Seeing the locks from the stern provided us with an entirely different perspective. For much of the time, the lock walls were so close that we could have reached out and touched them.

 

3-24-IMG_6639-r_zpsqizzrevc.jpg

 

We smiled and waved at the mule driver who smiled right back at us.

 

3-24-IMG_6643-r_zpssvpezlqu.jpg

 

It seemed that almost no time had passed when we realized that we had been lowered to sea level and were pulling away.

 

3-24-IMG_6645-r_zps7wjbhzg9.jpg

 

As we left the Gatun Locks behind, I pondered the day's events. We had just crossed a continent on an ocean-going cruise ship using technology that was over one hundred years old.

 

3-24-IMG_6647-r_zpsapmmdoe5.jpg

 

Amazing pictures. This is a cruise my DH and I are planning in the future. Can't wait to see what tomorrow brings!

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Amazing pictures. This is a cruise my DH and I are planning in the future. Can't wait to see what tomorrow brings!

 

Thank you! We have so many amazing photos from that day that it was hard to know what to post. I'll be adding the photos from our day in Colon shortly so, stay tuned. . . .

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The next morning we arrived in Colon, Panama at 7 AM. We awakened early, grabbed a quick bite to eat, and headed down to meet our tour group in the Rendez Vous Lounge. Another member of our roll call had arranged a tour through Robtad’s Tours. The stops included Fort San Lorenzo, the Gatun Visitor Center, and the Panama Canal Expansion Observation Center. We were all on time, so by 7:15 we were off the ship and on our way to meet our tour guide. Our guide was Reynaldo and our driver was Janet. The 15-passenger van had more than enough room for our seven tour members, plus our driver and guide.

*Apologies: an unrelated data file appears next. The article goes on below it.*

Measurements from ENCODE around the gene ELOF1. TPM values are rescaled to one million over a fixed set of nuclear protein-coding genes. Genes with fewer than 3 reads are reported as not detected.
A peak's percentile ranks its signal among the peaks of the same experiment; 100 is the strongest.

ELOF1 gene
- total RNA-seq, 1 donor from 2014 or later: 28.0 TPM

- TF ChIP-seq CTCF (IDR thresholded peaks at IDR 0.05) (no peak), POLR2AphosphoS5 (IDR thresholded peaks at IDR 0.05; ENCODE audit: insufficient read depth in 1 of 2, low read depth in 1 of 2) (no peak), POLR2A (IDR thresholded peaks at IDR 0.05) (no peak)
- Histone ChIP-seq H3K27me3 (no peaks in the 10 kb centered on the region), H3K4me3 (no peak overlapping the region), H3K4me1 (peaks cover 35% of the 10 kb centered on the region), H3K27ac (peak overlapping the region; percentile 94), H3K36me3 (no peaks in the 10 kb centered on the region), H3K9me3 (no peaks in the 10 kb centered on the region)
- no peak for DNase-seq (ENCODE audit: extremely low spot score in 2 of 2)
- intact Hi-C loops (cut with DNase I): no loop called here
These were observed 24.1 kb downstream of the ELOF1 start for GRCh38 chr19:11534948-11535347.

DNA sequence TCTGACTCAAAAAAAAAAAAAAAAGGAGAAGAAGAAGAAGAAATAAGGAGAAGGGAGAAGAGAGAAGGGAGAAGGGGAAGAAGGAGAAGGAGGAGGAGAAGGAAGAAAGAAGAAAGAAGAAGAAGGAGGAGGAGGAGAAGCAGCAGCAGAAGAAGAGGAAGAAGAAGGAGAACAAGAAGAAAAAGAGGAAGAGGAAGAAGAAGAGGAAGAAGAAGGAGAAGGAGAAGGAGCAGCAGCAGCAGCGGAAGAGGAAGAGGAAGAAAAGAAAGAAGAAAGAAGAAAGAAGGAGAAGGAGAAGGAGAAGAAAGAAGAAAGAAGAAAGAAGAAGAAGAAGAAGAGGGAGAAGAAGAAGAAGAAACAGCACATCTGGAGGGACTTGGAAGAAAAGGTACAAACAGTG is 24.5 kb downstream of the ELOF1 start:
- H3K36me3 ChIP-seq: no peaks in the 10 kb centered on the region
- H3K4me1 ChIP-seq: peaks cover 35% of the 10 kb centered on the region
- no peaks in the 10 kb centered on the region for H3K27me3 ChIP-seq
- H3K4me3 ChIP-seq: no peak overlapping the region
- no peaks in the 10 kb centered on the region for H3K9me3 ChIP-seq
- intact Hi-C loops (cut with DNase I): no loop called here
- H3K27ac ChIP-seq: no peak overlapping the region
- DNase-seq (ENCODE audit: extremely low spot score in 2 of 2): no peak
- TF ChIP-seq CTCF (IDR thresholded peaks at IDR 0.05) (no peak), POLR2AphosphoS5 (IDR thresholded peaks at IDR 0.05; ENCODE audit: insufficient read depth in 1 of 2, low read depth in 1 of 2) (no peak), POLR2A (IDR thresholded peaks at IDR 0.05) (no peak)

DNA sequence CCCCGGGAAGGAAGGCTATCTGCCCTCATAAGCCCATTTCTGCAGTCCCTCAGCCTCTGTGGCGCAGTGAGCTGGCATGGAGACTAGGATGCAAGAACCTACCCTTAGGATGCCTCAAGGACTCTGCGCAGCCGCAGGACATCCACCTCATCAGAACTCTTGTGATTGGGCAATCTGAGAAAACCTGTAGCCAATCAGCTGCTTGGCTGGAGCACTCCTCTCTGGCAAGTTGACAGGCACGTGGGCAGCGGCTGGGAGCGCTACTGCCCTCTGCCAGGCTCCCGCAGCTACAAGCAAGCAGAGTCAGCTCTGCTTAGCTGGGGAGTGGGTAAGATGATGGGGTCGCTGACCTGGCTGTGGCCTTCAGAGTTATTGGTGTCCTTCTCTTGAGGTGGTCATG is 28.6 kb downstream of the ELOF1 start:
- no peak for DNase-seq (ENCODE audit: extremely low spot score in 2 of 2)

Our first stop was to be the fort. Colon’s morning traffic was busy and chaotic, but Janet was up to the challenge. I sat back and admired her “artistry” while listening to Reynaldo’s narration. After 15-20 minutes we came to a dead stop. Reynaldo explained that we were lined up to cross the Panama Canal via the swing bridge at the Gatun Locks. After a few minutes, traffic started moving again and we crossed the Canal and continued on our way.

 

On our way to the fort, we couldn’t believe how thick and lush the jungle was. Reynaldo told us that this was Panama’s dry season, and in the rainy season, the jungle was even more dense.

 

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Arriving on the grounds of the fort, these hanging nests first attracted our attention.

 

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This is the bird responsible for building the nests in the above photo. According to my Panama bird book, it is some sort of oropendola.

 

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Edited by polySeraph
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Fort San Lorenzo was built in 1560 by the Spanish at the mouth of the Chagres River to protect the Las Cruces gold trail. The trail was used during the rainy-season to transport Peruvian gold from Panama City on the Pacific across the isthmus to where the Chagres River emptied into the Caribbean Sea. The fort was attacked by the Pirate Henry Morgan in 1670. Ten years later the Spanish built a new fort 24 meters (80 feet) above the water.

 

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The fort’s battery

 

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Another view of Fort San Lorenzo

 

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The Chagres River meeting the Caribbean Sea

 

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Looking up the Chagres River